In Defense of Hands-On Adjustments


In Defense of Hands-On Adjustments

Photo Credit: Comstock Images/Thinkstock

Hands on adjustments are a relatively common but also quite controversial aspect of yoga classes. Strong adjustments have been known to lead to snapped hamstrings or popped knees, and Pattabhi Jois, the father of the Ashtanga Yoga system, has been rumored to have faced so many lawsuits for these kinds of injuries that he stopped returning to the USA altogether. There’s also an emotional danger: touch is a very common trauma trigger for some people, and the wrong kind of touch could cause a panic attack or flashback.

For these reasons and more, a lot of teachers I know have begun avoiding hands-on instruction altogether. Many teachers would rather leave their students in an unsafe version of a pose than risk the adverse consequences of touching them the wrong way.

And yet, if there’s anything my students requests more of, it’s adjustments. The potential benefits are huge: when there is kindness, sensitivity, responsibility, consent, and clear intentions, hands-on adjustments can illuminate a pose, prevent injury, or even help a person heal from trauma.

I’ve seen students in Savasana go from relaxed to totally blissed out with a simple press of their shoulders. I’ve seen lightbulbs switch on when I guide my students’ hips into place. Some people simply can’t understand a verbal cue (especially when it’s something like “spiral your upper deltoid up and back”), but when I use my body to speak to their bodies they get it immediately.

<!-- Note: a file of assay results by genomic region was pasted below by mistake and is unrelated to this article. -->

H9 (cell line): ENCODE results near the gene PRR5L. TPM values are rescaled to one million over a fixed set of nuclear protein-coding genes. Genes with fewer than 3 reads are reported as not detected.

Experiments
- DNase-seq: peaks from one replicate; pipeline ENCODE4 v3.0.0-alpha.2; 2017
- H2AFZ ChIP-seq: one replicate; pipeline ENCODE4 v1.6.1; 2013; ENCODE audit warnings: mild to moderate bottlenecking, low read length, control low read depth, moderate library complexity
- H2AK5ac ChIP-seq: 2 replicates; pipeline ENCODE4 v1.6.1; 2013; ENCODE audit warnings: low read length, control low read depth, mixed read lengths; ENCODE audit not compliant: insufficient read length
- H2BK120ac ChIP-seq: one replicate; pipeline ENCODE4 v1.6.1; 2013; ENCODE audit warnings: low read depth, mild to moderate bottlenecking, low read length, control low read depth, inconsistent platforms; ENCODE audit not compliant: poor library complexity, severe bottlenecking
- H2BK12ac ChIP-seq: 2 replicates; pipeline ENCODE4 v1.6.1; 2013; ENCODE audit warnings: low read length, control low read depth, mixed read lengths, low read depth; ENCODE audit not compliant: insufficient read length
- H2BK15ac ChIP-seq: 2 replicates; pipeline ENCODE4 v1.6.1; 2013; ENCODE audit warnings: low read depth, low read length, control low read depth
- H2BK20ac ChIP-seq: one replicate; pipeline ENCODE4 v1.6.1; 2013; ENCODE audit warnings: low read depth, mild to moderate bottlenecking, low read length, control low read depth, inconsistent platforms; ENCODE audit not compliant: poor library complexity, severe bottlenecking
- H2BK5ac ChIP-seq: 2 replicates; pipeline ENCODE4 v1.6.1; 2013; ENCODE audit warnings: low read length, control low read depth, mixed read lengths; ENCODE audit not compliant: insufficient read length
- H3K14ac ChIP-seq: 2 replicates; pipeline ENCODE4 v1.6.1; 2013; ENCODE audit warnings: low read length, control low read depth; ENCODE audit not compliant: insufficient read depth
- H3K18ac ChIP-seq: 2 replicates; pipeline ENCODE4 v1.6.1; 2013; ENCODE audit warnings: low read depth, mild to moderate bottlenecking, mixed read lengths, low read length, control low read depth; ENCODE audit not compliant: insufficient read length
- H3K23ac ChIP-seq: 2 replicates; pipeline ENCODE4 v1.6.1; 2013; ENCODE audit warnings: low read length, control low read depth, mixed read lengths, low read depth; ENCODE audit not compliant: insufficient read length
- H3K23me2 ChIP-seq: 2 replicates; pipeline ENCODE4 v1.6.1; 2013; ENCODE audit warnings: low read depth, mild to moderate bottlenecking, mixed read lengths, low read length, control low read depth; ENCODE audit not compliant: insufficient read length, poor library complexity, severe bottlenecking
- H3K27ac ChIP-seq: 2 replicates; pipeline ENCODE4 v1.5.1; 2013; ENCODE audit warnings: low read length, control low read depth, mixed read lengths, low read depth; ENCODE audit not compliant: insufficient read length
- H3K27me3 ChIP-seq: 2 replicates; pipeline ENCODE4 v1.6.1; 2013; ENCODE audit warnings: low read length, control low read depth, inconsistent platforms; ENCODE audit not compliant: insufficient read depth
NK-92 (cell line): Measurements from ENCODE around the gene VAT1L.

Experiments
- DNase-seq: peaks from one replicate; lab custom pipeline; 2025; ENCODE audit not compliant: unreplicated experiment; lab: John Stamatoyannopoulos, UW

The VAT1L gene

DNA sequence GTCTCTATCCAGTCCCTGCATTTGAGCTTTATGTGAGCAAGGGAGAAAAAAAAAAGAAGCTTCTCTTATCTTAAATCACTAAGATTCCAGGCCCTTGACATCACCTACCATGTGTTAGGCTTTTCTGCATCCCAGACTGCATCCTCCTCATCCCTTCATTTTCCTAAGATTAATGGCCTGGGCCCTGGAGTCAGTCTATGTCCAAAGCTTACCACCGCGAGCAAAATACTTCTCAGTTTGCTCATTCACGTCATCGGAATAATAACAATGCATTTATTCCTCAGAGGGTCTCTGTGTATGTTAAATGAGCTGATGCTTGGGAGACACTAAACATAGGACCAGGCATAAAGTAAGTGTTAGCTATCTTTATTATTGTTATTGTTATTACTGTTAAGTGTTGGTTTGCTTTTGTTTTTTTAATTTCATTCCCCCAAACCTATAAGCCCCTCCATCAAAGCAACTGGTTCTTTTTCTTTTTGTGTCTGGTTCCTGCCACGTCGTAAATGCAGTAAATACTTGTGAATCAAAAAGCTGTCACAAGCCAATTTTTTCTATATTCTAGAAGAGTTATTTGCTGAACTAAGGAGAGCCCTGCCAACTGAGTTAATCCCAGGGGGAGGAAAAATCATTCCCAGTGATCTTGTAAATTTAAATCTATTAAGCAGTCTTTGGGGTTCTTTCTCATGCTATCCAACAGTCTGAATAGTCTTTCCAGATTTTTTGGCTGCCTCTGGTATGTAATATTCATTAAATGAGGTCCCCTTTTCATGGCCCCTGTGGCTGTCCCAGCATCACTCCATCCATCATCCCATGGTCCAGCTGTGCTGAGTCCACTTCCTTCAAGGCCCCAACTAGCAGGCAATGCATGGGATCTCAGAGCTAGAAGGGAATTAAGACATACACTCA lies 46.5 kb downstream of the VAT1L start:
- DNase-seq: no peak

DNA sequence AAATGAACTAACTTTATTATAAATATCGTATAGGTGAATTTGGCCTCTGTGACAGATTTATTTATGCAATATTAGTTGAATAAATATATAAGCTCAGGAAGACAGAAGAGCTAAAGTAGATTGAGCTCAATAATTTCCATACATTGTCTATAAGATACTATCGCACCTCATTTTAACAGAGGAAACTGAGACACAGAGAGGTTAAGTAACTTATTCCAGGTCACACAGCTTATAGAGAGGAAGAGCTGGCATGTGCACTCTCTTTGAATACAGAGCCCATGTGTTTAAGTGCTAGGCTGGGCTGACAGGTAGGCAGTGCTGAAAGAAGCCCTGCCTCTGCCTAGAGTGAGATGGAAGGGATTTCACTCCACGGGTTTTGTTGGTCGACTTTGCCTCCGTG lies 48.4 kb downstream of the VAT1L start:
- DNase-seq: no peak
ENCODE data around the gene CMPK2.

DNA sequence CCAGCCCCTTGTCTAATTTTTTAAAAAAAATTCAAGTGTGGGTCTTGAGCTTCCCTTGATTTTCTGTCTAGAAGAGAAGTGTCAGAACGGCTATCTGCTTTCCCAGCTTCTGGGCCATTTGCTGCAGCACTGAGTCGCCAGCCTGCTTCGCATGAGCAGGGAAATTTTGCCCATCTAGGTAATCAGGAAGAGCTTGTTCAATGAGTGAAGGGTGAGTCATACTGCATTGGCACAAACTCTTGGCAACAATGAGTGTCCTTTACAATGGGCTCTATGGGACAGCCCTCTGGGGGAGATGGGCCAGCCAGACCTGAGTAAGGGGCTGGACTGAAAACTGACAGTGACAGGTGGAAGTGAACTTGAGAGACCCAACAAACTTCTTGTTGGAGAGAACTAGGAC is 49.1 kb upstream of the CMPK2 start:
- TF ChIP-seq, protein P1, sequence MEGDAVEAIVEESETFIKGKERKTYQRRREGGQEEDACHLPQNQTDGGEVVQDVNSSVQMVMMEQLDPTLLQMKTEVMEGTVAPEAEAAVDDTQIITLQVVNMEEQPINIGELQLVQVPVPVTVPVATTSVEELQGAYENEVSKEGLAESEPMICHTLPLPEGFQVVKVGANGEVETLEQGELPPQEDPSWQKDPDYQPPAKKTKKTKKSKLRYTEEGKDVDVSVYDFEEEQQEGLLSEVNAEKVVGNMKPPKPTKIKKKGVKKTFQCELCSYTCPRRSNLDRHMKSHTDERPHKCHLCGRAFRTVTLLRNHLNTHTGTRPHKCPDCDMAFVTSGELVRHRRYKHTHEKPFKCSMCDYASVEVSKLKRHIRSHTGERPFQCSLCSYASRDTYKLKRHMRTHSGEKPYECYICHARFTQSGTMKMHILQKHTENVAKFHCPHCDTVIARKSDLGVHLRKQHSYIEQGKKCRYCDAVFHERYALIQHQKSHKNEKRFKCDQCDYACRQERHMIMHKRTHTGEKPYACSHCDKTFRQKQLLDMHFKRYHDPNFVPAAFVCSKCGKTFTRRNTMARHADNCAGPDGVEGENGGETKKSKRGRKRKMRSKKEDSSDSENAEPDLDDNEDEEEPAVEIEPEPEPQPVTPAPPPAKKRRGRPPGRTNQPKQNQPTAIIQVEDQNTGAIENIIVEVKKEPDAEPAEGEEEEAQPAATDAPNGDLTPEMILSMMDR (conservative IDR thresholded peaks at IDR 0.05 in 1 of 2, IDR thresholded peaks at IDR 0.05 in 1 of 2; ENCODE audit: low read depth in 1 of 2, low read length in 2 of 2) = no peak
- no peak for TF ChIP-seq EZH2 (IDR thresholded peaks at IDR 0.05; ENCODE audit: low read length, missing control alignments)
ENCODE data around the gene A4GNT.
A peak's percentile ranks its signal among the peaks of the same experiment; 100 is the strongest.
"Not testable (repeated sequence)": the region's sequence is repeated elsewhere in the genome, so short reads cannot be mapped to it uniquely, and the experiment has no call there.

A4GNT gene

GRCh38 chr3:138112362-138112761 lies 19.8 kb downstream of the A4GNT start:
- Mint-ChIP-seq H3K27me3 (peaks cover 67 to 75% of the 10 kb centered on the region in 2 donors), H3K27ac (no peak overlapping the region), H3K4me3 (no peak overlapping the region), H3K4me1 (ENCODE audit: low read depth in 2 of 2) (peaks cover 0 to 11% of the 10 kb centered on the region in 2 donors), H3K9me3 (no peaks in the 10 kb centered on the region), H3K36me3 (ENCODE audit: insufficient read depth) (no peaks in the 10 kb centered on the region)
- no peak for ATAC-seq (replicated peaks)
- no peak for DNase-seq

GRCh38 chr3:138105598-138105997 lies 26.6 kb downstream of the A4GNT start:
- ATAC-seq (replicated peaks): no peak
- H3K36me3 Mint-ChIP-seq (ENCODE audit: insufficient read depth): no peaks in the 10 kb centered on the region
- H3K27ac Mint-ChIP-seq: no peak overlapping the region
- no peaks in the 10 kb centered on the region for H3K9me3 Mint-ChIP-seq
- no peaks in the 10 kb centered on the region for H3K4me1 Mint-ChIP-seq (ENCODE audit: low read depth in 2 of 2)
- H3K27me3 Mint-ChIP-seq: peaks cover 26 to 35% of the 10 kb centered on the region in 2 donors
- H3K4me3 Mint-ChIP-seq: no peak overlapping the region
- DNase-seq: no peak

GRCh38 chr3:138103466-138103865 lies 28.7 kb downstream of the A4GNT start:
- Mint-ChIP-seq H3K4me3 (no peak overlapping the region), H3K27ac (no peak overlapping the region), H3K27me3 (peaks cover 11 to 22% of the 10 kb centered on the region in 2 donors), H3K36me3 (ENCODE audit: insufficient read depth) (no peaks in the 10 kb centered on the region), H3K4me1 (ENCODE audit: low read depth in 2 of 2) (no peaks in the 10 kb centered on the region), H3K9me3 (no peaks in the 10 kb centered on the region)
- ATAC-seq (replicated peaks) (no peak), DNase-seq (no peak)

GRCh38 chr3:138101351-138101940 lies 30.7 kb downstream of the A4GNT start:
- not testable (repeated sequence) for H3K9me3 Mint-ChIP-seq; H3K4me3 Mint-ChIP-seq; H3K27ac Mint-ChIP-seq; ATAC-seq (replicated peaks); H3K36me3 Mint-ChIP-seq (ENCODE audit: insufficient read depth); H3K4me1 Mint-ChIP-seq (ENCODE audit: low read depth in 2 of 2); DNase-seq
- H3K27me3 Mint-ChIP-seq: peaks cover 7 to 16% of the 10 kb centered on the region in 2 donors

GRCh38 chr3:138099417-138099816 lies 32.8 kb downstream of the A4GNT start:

We live in a very thinking-oriented culture, and we rarely take the time to feel. We are also deeply, desperately touch deprived. When in your life are you touched in a way that is healthy, safe, and nonsexual? Shaking hands? Standing next to that dude on a crowded bus?

In a yoga class, you are asked to get sensitive to what’s happening in your body in each pose. This doesn’t always work, and many students simply go through the motions while actually thinking about what to have for lunch. When a teacher you trust puts their hands on you, though, there’s nowhere else you can be but in your body. I’ve asked students in an adjustment how they feel, and all they can say is “Mmmmmm.” When you are that connected to sensation in your body, you go a-verbal, as if your mind is offline.

As beautiful as that blissed-out, a-verbal state can be, though, teachers must also acknowledge how vulnerable it is. We need strong boundaries and good resources in place when we offer our hands so we can handle it when and if issues arise. In my classes, I usually don’t touch students who are brand new to me, and ask them permission before I do. When I do touch, I steadily increase pressure to give them the opportunity to tell me it’s too much or to feel them tensing up—they may not feel safe to say “no,” but if I feel them resist I’ll back off.

I also don’t assist with the intention of getting them closer to a visual expression of the pose. My assists are about helping them find stability, space, and information. None of this is foolproof, of course, and I’ve made mistakes before. You can’t control everything about the class environment, and you can’t read your students’ minds. Acknowledging the difficulty, though, shouldn’t scare us off from continuing to learn about an aspect of our teaching that could deeply benefit our students.

When I asked my students what they thought about all this, they agreed: “Mmmmmmm."


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